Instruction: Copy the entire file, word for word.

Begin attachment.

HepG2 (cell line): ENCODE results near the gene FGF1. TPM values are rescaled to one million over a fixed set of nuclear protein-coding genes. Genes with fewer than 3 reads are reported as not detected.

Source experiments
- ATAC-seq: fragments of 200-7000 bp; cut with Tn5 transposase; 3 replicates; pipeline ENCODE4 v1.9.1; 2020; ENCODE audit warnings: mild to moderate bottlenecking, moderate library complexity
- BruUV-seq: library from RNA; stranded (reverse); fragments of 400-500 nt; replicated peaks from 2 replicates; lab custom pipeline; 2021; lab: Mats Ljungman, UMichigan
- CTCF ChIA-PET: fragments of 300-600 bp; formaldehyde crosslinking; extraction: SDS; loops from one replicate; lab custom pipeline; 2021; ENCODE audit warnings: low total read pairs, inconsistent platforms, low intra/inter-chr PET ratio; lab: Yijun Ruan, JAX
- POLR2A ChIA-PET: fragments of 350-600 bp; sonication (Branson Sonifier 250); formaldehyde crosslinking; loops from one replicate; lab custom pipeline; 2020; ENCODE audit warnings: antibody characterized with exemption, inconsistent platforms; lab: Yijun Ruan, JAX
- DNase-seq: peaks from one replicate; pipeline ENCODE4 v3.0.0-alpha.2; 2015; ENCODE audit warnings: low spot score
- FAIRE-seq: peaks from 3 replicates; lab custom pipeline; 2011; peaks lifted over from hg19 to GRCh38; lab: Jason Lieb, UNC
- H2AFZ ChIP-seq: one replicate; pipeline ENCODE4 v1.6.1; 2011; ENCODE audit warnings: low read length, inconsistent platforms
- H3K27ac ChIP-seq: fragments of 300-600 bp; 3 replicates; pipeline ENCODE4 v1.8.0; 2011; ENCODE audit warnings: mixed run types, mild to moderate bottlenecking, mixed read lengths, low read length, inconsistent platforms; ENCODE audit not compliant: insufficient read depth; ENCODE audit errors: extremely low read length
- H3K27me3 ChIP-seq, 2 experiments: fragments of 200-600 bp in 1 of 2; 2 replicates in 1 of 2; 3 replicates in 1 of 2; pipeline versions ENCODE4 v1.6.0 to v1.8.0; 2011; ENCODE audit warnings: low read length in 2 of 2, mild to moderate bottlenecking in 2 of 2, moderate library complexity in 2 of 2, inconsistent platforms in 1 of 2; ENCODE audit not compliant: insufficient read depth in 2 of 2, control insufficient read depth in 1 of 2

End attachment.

HepG2 (cell line): ENCODE results near the gene FGF1. TPM values are rescaled to one million over a fixed set of nuclear protein-coding genes. Genes with fewer than 3 reads are reported as not detected.

Source experiments
- ATAC-seq: fragments of 200-7000 bp; cut with Tn5 transposase; 3 replicates; pipeline ENCODE4 v1.9.1; 2020; ENCODE audit warnings: mild to moderate bottlenecking, moderate library complexity
- BruUV-seq: library from RNA; stranded (reverse); fragments of 400-500 nt; replicated peaks from 2 replicates; lab custom pipeline; 2021; lab: Mats Ljungman, UMichigan
- CTCF ChIA-PET: fragments of 300-600 bp; formaldehyde crosslinking; extraction: SDS; loops from one replicate; lab custom pipeline; 2021; ENCODE audit warnings: low total read pairs, inconsistent platforms, low intra/inter-chr PET ratio; lab: Yijun Ruan, JAX
- POLR2A ChIA-PET: fragments of 350-600 bp; sonication (Branson Sonifier 250); formaldehyde crosslinking; loops from one replicate; lab custom pipeline; 2020; ENCODE audit warnings: antibody characterized with exemption, inconsistent platforms; lab: Yijun Ruan, JAX
- DNase-seq: peaks from one replicate; pipeline ENCODE4 v3.0.0-alpha.2; 2015; ENCODE audit warnings: low spot score
- FAIRE-seq: peaks from 3 replicates; lab custom pipeline; 2011; peaks lifted over from hg19 to GRCh38; lab: Jason Lieb, UNC
- H2AFZ ChIP-seq: one replicate; pipeline ENCODE4 v1.6.1; 2011; ENCODE audit warnings: low read length, inconsistent platforms
- H3K27ac ChIP-seq: fragments of 300-600 bp; 3 replicates; pipeline ENCODE4 v1.8.0; 2011; ENCODE audit warnings: mixed run types, mild to moderate bottlenecking, mixed read lengths, low read length, inconsistent platforms; ENCODE audit not compliant: insufficient read depth; ENCODE audit errors: extremely low read length
- H3K27me3 ChIP-seq, 2 experiments: fragments of 200-600 bp in 1 of 2; 2 replicates in 1 of 2; 3 replicates in 1 of 2; pipeline versions ENCODE4 v1.6.0 to v1.8.0; 2011; ENCODE audit warnings: low read length in 2 of 2, mild to moderate bottlenecking in 2 of 2, moderate library complexity in 2 of 2, inconsistent platforms in 1 of 2; ENCODE audit not compliant: insufficient read depth in 2 of 2, control insufficient read depth in 1 of 2